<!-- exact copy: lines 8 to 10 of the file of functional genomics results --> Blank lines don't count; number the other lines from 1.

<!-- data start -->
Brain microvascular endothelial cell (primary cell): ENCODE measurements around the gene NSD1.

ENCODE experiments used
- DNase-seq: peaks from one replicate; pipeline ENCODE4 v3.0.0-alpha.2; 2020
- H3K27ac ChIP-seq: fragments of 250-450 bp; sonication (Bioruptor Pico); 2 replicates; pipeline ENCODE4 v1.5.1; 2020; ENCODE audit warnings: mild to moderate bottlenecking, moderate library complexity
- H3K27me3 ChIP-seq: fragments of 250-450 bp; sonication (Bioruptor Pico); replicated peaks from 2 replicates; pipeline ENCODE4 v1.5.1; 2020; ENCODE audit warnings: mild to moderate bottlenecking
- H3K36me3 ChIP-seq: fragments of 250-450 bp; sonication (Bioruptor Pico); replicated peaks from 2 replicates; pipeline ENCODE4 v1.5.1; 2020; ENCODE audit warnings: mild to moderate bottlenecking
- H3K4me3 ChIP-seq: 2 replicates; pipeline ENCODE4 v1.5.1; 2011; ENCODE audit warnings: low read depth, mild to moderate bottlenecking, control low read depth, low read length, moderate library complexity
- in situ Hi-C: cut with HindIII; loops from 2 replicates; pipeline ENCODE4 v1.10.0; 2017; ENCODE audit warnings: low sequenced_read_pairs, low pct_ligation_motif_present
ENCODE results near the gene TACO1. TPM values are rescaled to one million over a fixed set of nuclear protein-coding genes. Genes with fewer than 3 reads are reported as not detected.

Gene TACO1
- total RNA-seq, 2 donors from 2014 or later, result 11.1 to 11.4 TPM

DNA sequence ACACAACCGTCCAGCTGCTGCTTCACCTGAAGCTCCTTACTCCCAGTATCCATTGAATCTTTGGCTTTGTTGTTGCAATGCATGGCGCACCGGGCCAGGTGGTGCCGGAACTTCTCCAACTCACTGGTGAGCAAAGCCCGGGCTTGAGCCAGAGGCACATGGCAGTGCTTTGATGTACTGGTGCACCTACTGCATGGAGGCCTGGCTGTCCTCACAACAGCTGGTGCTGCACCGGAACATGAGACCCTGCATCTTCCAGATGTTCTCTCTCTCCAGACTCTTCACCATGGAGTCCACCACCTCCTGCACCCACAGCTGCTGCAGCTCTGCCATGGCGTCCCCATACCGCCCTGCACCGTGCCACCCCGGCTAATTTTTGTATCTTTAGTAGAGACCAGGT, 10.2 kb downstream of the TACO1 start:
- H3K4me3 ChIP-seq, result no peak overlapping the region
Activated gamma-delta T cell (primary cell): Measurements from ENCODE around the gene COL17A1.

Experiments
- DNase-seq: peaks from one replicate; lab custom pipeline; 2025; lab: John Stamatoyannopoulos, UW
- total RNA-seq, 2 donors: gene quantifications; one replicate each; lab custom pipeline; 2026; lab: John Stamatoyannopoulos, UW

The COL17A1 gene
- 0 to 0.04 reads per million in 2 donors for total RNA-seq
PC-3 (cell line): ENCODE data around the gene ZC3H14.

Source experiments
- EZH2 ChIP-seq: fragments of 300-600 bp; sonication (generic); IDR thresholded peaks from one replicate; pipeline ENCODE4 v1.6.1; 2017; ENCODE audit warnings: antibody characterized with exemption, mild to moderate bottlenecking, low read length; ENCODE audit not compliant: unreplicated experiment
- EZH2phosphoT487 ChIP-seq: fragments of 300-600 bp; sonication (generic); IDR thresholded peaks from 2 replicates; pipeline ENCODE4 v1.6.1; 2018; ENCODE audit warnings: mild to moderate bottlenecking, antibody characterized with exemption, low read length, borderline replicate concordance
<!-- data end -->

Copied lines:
- in situ Hi-C: cut with HindIII; loops from 2 replicates; pipeline ENCODE4 v1.10.0; 2017; ENCODE audit warnings: low sequenced_read_pairs, low pct_ligation_motif_present
ENCODE results near the gene TACO1. TPM values are rescaled to one million over a fixed set of nuclear protein-coding genes. Genes with fewer than 3 reads are reported as not detected.

Gene TACO1